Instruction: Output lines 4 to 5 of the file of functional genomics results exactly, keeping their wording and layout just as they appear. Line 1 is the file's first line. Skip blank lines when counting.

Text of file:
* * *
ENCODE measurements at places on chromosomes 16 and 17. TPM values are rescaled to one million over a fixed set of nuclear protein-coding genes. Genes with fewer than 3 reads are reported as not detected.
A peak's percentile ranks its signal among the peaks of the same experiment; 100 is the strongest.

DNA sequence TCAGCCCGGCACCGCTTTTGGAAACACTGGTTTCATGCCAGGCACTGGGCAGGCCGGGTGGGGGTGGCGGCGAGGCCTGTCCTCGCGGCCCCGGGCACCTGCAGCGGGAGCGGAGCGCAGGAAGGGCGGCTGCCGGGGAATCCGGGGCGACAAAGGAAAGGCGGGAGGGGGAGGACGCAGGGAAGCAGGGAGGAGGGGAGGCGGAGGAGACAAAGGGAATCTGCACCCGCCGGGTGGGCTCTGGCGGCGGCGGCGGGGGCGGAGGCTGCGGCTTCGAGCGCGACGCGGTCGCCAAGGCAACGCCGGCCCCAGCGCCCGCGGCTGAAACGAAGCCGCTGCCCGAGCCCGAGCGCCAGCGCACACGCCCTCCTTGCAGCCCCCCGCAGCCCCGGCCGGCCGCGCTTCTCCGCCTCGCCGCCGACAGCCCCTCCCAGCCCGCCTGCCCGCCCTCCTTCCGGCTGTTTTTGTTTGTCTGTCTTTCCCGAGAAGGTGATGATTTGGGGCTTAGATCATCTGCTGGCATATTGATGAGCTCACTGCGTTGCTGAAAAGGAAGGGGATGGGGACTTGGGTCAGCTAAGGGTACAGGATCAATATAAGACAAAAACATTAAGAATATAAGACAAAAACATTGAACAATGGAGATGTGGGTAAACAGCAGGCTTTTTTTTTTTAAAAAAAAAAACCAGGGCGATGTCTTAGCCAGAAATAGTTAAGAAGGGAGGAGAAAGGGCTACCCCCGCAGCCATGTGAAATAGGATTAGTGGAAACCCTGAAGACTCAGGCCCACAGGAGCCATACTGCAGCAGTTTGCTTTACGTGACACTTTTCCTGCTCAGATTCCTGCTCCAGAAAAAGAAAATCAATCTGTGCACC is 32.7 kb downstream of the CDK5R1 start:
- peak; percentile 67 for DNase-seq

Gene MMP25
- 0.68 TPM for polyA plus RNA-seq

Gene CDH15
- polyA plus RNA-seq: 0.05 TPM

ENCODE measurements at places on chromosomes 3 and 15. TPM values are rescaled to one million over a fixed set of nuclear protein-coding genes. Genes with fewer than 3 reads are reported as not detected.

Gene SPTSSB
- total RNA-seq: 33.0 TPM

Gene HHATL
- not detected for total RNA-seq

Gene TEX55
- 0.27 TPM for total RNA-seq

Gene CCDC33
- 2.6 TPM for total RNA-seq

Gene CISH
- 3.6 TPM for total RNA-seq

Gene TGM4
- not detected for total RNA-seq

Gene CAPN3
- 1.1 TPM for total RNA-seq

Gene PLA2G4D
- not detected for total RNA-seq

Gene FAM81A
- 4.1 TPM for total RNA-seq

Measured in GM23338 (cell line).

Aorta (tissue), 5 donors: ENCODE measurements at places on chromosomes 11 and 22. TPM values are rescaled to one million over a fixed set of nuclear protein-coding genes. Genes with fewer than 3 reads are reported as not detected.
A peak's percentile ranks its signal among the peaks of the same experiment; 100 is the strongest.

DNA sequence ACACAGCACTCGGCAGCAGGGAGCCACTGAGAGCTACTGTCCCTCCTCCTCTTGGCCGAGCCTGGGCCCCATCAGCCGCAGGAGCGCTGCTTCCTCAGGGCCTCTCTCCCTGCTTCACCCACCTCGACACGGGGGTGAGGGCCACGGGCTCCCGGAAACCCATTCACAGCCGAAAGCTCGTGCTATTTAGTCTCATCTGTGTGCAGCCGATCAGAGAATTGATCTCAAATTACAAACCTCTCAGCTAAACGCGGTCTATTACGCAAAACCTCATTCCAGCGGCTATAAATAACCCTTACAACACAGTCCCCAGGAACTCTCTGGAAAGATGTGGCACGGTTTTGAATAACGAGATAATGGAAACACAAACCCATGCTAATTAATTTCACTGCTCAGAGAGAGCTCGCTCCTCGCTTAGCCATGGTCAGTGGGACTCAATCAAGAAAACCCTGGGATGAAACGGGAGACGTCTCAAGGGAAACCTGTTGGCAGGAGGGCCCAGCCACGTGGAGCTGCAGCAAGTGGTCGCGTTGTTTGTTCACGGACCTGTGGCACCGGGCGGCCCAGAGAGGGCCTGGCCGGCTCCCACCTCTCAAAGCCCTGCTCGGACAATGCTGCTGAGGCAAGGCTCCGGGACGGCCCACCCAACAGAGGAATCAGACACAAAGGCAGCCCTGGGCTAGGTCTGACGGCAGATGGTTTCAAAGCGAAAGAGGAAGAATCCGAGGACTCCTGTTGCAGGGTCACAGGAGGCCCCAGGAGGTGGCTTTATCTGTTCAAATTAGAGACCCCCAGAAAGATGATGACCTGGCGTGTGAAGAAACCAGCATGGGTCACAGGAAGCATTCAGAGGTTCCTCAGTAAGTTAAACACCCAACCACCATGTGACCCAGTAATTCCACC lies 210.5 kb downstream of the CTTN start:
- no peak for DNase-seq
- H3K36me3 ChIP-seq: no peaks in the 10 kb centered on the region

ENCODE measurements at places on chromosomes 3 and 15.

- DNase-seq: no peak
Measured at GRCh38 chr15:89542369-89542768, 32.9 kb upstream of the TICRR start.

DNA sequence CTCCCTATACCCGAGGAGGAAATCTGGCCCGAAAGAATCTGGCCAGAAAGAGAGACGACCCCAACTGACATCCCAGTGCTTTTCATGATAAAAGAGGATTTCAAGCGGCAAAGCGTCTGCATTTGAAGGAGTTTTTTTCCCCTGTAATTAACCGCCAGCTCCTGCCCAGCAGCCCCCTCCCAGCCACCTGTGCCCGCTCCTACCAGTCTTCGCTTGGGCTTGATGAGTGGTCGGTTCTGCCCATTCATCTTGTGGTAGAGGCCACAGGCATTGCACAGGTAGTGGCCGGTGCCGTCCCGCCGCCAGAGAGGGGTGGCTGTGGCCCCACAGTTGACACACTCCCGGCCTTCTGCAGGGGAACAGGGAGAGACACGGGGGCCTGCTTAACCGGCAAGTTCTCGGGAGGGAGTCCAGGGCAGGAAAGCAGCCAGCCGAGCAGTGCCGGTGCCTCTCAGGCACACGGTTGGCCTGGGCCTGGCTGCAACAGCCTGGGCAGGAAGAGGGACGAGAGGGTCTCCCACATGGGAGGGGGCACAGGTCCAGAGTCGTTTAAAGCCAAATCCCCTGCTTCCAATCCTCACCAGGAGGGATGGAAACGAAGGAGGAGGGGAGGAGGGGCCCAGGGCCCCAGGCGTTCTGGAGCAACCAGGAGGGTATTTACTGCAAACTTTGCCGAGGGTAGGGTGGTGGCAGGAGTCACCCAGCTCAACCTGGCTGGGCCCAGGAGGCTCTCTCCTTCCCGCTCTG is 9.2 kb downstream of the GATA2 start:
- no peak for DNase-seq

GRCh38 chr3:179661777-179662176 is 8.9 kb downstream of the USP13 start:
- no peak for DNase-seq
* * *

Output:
- peak; percentile 67 for DNase-seq

Gene MMP25